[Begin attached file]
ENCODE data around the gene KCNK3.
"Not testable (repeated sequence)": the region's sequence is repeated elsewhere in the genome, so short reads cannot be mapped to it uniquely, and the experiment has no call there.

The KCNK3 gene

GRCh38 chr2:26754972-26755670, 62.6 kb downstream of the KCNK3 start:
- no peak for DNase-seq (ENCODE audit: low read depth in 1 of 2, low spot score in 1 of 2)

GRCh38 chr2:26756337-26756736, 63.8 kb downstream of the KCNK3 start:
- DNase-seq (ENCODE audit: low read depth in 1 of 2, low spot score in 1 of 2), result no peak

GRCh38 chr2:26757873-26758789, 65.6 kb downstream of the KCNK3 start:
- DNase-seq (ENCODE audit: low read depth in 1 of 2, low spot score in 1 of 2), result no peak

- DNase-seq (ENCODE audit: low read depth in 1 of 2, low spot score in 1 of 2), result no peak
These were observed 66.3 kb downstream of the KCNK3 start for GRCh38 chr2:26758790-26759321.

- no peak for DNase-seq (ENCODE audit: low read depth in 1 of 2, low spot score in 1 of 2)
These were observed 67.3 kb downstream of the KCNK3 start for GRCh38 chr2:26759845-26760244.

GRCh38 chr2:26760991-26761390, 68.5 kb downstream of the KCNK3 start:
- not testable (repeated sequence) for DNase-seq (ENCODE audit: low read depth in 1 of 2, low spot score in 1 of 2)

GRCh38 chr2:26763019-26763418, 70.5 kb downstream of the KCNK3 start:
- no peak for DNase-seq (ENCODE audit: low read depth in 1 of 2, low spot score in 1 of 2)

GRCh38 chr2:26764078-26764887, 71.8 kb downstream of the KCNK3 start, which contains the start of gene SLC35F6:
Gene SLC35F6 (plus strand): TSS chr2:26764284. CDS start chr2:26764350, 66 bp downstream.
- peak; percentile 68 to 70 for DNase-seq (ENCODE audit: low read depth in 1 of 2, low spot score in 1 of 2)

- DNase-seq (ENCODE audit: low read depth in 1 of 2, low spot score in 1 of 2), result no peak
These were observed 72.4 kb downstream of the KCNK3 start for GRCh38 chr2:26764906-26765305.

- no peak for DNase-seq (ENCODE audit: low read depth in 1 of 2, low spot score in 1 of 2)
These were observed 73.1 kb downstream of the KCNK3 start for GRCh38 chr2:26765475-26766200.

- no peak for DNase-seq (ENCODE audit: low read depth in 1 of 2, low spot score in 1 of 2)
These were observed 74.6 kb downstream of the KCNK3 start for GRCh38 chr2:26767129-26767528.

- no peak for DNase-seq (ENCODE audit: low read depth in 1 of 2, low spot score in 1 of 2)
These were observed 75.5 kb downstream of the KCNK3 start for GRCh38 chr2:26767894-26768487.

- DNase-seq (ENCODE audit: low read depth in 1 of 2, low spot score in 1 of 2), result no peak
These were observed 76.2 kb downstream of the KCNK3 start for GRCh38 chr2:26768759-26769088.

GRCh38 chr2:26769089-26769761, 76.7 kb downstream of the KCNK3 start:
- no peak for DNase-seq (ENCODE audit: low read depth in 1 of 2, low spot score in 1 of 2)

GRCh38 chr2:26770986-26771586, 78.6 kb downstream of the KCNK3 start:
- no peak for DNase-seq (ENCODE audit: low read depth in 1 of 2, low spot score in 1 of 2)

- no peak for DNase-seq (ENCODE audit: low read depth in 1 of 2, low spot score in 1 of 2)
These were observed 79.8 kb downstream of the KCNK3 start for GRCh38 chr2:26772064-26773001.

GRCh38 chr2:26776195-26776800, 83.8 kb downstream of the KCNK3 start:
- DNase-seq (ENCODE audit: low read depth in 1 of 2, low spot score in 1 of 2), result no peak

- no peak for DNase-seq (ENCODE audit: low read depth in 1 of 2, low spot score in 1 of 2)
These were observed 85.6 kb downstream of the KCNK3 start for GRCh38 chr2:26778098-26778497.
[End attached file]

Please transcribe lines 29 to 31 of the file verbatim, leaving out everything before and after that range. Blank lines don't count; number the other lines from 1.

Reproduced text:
- DNase-seq (ENCODE audit: low read depth in 1 of 2, low spot score in 1 of 2), result no peak
These were observed 76.2 kb downstream of the KCNK3 start for GRCh38 chr2:26768759-26769088.

GRCh38 chr2:26769089-26769761, 76.7 kb downstream of the KCNK3 start: